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When Dwight D. Eisenhower revisited the beaches of Normandy 20 years after D-Day, he stood on a promontory called Pointe du Hoc and marveled at the bravery and accomplishments of the Allied forces. The former president, who had given the “let’s go” order for the massive force to cross the English Channel for the June 6, 1944, invasion of German-occupied France, spoke of one heroic phase of the operation conducted by specially trained Rangers who, he said, “could do anything.” The battalion’s ascent up the 100-foot cliffs and disabling of German artillery, Eisenhower recalled, was a “very dramatic piece of personal courage.” The hard-won defeat of the Germans entrenched on those cliffs was a key component to the invasion’s success.
This month, as we mark the 75th anniversary of D-Day, one of the most important figures we honor was a Texan—Maj. Gen. James Earl Rudder. Rudder, then a lieutenant colonel, led the 2nd Ranger Battalion in the invasion. “No soldier in my command has ever been wished a more difficult task than that which befell the 34-year-old commander of this Provisional Ranger Force,” wrote Gen. Omar N. Bradley, commander of the U.S. Army during the invasion, in his 1951 autobiography, A Soldier’s Story. “Lieutenant Colonel James E. Rudder, a rancher from Brady, Texas, was to take a force of 200 men, land on a shingled shelf under the face of a 100-foot cliff, scale the cliff, and there destroy an enemy battery of coastal guns.”
Born in the Concho County hamlet of Eden in 1910, Rudder grew up when old-timers still spun tales of the Civil War, Texas Ranger exploits and driving cattle up the trail. Raised in a hardscrabble home without electricity, Rudder excelled as a high school football player and earned a chance at higher education when a coach for John Tarleton Agricultural College arranged a partial “milk cow scholarship.” The Lions Club donated a 2-year-old Jersey heifer, which Rudder milked daily, trading the milk at Tarleton’s dining hall for reduced prices for his meals.
Rudder completed his education at Texas Agricultural and Mechanical College, where he played football and participated in ROTC. In June 1941, as war raged in Europe, he was called to active duty.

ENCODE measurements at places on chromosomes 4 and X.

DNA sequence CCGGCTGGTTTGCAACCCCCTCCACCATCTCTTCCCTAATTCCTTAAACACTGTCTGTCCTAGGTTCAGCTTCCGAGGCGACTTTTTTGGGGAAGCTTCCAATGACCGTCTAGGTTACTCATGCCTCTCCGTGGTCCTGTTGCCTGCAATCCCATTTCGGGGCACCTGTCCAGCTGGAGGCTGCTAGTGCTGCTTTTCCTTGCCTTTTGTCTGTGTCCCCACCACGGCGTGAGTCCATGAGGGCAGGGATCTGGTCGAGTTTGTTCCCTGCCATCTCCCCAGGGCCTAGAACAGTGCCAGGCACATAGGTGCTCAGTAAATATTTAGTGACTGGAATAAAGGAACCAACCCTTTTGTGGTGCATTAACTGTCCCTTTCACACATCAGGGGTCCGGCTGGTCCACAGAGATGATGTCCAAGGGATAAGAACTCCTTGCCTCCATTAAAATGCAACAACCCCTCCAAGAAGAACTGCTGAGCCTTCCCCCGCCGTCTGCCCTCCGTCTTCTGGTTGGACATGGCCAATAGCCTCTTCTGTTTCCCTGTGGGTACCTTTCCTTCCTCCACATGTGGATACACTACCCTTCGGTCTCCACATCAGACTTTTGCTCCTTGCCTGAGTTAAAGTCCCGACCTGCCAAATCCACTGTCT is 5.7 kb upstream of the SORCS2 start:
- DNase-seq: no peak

By November 1943, Rudder had earned the rank of major and commanded the 2nd Ranger Battalion. With his men, he boarded the Queen Elizbeth bound for the British Isles and—eventually—the coast of France. This would be what biographer Thomas M. Hatfield describes as Rudder’s “rendezvous with history” in Rudder: From Leader to Legend.
As Rudder boarded a troopship to cross the English Channel the afternoon of June 5, among an armada of thousands of vessels, the coming dangers were obvious. “What better way to die,” the Ranger commander said in a short, inspiring speech, “than to die for your country.”
Rudder’s Ranger battalion had three objectives on D-Day: disable six long-range 155 mm guns the Germans had in-stalled on Pointe du Hoc; cut off a coastal road behind the point; and take out additional big guns at the nearby Pointe et Raz de la Percée. Allied bomber planes hammered the German positions before the landing, and the USS Texas served as the flagship for battleships, which blasted Nazi fortifications.
Despite the heavy shelling from Allied ships and bombers, Rudder’s Rangers were under constant German fire as they ascended the cliff via expandable steel ladders and rocket-propelled grapnel hooks with ropes attached. Suffering nearly 60% casualties, the soldiers later used the ladder sections as stretchers to evacuate the dead and wounded. Rudder himself, though shot in the leg and wounded in the chest and arm by an errant Royal Navy round, refused to evacuate for additional treatment. Rudder’s men achieved their mission even though it took three days for the Rangers and other Allied forces to hold the area. One Ranger called his commander “one of the greatest men that ever lived.” Another said, “Seeing [him] in command saved our day. He was the strength of the whole operation in spite of his wound. Under his leadership, miracles seemed possible.”
Back home after the war, Rudder served as mayor of Brady for six years. When Gov. Allan Shivers needed someone to reform the General Land Office after a scandal, he called on Rudder. From 1959 to 1970, the last 11 years of his life, Rudder served as president of Texas A&M University. He brought race and gender integration to the university, made the Corps of Cadets a voluntary organization, and improved the university’s facilities and academics.
The memories of Pointe du Hoc and the men he led remained sacred to the Ranger commander. On a return visit to France in 1954, Rudder marveled at their heroic accomplishments. “Will you tell me how we did this?” the man from Eden asked. “It was crazy then, and it’s crazy now.”
Author Gene Fowler specializes in Texas travel and history.